I was wondering how my mother would have dealt with the situation . She would have tried to accommodate the first complaint, I’m sure . After all , the guy’s a guest . The second and third complaints would not have gone so smoothly. ” Pish-tish !” she would probably have whispered under her breath but loud enough for most in the room to hear on the second complaint , and she would have told one of us to ” go look in the kitchen ” for whatever the complainer wanted . By the third complaint my mother would have probably told the guy ” You’ll eat what you get and you’ll like it , ” and leave it at that . And he would have eaten it all up, not daring otherwise . Then , after it was eaten , one of my brothers or sisters would have inevitably asked , ” How did you like it ? ” and we’d all gaze his direction and wait for the answer .
Anyway , Adriano had an endless supply of complaints . Cheeky , you think ? I, another first -time guest in the crowd , was considering telling him a thing or two . He spoke no English but he might have got the message anyhow . But I was the outsider at the gathering . I was with the only Rinaldo there and I was the only Hennessy there and , at one point , the long-haired young cousin sitting next to me said : ” Hey , Dan , You’re not Italian , are you ? ” As I looked at him after that question I was immediately concerned about the state of public education in this country . But maybe he just wasn’t one of the sharpest tacks in the box .
” How can you tell ? ” I asked .
” You put the pasta and the salad on the same plate ,” he said , looking down condescendingly at my plate He had the voice of some of those Godfather characters . I followed his gaze and looked down at my plate , too . The long-haired guy was right in both cases .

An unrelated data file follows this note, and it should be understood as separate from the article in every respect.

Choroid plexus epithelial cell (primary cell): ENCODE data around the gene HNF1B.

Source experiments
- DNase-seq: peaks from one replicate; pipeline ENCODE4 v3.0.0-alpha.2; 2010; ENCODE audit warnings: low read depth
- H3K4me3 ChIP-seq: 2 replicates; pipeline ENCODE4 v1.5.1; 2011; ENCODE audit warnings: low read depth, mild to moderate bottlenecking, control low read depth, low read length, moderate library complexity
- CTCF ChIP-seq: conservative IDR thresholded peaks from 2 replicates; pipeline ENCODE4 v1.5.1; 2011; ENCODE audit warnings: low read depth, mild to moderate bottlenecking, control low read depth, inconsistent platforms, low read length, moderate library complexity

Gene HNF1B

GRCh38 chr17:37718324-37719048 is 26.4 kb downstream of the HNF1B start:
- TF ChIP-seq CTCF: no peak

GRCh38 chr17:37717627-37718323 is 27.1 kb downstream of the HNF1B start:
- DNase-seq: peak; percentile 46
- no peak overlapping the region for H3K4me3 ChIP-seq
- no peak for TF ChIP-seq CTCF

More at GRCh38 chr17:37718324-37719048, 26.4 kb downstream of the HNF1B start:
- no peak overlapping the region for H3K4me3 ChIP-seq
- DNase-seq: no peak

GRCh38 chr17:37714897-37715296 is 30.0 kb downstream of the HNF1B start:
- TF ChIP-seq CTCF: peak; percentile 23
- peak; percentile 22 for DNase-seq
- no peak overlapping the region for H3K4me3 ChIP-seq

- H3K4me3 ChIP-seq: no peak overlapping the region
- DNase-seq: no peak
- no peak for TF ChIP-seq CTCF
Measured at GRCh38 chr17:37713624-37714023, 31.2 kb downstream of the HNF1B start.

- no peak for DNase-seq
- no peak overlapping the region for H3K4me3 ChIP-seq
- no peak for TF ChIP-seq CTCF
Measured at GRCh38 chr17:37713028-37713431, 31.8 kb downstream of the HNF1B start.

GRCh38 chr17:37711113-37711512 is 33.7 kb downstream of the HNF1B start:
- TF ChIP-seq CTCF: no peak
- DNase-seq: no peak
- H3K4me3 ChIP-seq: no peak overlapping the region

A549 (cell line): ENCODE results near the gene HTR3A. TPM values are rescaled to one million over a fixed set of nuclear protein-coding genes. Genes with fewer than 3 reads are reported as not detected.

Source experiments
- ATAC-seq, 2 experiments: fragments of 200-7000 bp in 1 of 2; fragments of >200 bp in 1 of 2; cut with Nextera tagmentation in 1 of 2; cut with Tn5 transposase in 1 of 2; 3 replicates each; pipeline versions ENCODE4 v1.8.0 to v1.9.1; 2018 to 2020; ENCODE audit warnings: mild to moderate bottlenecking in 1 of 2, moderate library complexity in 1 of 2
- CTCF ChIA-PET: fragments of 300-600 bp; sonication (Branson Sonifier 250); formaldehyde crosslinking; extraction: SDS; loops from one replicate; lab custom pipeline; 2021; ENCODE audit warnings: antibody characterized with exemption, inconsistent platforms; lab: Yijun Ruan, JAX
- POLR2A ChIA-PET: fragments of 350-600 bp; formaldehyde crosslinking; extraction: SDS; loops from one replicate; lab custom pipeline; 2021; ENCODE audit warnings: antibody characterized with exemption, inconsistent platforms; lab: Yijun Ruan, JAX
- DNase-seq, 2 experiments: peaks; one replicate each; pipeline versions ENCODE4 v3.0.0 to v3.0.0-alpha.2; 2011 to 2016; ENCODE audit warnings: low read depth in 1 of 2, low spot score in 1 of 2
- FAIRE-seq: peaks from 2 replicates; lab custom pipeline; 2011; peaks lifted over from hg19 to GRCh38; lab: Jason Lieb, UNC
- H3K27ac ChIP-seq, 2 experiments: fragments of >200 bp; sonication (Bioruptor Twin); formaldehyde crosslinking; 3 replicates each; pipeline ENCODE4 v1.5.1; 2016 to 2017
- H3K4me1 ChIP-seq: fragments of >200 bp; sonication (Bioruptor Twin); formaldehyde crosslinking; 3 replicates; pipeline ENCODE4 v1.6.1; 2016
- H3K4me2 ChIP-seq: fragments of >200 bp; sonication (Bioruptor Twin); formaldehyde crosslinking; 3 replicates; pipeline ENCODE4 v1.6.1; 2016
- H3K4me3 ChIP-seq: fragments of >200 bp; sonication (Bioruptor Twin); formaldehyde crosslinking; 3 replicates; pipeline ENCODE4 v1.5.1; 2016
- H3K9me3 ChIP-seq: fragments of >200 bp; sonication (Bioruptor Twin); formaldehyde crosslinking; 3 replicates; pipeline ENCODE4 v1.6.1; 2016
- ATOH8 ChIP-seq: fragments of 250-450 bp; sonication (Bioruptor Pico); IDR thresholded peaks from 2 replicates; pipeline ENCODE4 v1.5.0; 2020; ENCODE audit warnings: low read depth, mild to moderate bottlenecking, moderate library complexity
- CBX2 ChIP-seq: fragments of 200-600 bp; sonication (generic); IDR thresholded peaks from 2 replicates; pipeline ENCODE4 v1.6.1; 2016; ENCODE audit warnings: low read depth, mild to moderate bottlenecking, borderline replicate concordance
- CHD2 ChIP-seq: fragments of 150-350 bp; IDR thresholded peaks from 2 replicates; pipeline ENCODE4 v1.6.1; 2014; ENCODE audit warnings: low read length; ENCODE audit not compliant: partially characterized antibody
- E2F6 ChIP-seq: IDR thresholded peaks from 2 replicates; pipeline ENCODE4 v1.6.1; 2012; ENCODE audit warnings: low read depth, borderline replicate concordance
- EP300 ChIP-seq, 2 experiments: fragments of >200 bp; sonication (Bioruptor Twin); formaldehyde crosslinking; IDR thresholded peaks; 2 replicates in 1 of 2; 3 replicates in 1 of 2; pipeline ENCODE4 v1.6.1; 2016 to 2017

Finally ,after an hour or two of this workout for Granny , ” Adriano . He don’t like the corn , ” announces Aunt Helen . I watched the eaters around the table put down forks full of corn . Everything to make Adriano feel at home . Mama Pattichiolla, the white-haired old woman who’d been rushing back and forth , aka Granny , had finally had enough . She took a large spoon full of corn from the bowl and held it in front of her mouth , showing it off . She looked over at Rinaldo and me , and gave us a sly smile .
” I’ma chicken !,” the feisty old gal said loudly , and shoved the spoonful of corn into her mouth .
” I’ma chicken too ! ,” I said , imitating her Italian-accented words , as I took a forkful of corn .
” I’ma chicken , three ! ” said Rinaldo , and the three of us , and only the three of us , ate the corn .
So , I guess that ends my little Italian tale for my long-wandering friend Anthony the Sicilian . Maybe it’s good this Adriano and that bunch of Adriano enablers weren’t Sicilian , eh , Anthony ? So , you see , my friend , it all works out . “It all comes out in the wash ,” my mother would have said . .
Maybe a Sicilian tale later . But , for now , basta !